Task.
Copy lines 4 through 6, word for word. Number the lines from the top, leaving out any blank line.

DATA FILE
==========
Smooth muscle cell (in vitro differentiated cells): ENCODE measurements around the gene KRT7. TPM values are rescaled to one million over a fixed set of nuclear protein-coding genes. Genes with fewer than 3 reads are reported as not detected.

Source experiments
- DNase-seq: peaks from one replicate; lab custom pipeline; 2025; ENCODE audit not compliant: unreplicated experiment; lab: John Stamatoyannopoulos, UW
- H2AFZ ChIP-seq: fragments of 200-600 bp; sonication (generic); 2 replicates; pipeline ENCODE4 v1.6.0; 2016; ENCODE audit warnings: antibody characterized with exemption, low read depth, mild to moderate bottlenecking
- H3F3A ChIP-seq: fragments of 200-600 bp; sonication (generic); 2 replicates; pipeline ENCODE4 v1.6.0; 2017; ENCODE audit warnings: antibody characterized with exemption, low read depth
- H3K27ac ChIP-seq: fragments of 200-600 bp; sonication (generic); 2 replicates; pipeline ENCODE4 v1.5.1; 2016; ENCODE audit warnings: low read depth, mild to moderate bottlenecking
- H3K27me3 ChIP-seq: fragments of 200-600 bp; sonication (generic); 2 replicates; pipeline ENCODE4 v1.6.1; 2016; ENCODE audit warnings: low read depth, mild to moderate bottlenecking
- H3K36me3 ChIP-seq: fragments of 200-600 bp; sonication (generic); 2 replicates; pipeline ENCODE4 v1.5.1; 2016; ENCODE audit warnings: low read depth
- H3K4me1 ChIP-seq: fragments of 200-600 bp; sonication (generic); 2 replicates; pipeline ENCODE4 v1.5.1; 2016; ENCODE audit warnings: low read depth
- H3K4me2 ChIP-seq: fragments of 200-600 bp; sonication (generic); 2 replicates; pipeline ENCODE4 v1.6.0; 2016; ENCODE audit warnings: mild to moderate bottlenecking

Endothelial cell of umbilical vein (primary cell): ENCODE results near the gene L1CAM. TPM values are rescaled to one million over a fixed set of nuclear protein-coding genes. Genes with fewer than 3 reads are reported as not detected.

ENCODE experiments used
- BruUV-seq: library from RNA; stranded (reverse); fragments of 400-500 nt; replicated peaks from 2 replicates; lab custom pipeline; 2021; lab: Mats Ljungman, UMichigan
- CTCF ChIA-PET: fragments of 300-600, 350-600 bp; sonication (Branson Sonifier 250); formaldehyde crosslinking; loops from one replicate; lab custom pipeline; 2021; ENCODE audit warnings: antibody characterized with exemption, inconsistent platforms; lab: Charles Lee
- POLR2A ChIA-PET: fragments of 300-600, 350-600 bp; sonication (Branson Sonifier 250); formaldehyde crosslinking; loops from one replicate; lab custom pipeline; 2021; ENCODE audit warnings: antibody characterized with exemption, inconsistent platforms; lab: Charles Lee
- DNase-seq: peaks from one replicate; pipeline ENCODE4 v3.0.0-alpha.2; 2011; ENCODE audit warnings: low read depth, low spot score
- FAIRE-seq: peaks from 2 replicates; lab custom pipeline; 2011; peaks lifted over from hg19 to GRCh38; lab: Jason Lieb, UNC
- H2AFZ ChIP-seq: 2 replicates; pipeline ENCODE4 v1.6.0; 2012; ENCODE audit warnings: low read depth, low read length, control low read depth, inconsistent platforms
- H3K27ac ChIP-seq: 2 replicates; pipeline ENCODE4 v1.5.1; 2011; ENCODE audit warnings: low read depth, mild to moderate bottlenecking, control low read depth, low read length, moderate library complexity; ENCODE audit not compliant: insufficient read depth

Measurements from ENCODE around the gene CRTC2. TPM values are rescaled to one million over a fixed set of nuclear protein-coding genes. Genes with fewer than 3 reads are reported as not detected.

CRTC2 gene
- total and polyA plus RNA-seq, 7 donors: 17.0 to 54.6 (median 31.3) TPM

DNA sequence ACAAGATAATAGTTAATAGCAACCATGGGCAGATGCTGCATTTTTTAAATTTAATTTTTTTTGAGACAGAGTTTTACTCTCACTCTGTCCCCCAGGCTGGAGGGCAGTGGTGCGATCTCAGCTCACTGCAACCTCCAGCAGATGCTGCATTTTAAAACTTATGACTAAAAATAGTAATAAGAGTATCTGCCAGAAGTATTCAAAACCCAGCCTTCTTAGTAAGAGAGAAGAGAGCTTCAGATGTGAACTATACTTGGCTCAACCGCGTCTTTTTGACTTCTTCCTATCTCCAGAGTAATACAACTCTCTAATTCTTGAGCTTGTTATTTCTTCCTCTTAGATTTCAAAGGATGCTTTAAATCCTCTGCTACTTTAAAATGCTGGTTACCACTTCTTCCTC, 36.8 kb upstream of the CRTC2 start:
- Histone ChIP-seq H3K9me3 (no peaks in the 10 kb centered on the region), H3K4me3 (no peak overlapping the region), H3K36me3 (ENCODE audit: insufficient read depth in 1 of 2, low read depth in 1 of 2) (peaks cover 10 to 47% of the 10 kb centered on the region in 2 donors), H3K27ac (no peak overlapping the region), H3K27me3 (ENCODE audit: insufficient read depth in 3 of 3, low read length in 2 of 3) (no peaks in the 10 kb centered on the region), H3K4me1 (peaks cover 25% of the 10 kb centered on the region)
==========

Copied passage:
- H2AFZ ChIP-seq: fragments of 200-600 bp; sonication (generic); 2 replicates; pipeline ENCODE4 v1.6.0; 2016; ENCODE audit warnings: antibody characterized with exemption, low read depth, mild to moderate bottlenecking
- H3F3A ChIP-seq: fragments of 200-600 bp; sonication (generic); 2 replicates; pipeline ENCODE4 v1.6.0; 2017; ENCODE audit warnings: antibody characterized with exemption, low read depth
- H3K27ac ChIP-seq: fragments of 200-600 bp; sonication (generic); 2 replicates; pipeline ENCODE4 v1.5.1; 2016; ENCODE audit warnings: low read depth, mild to moderate bottlenecking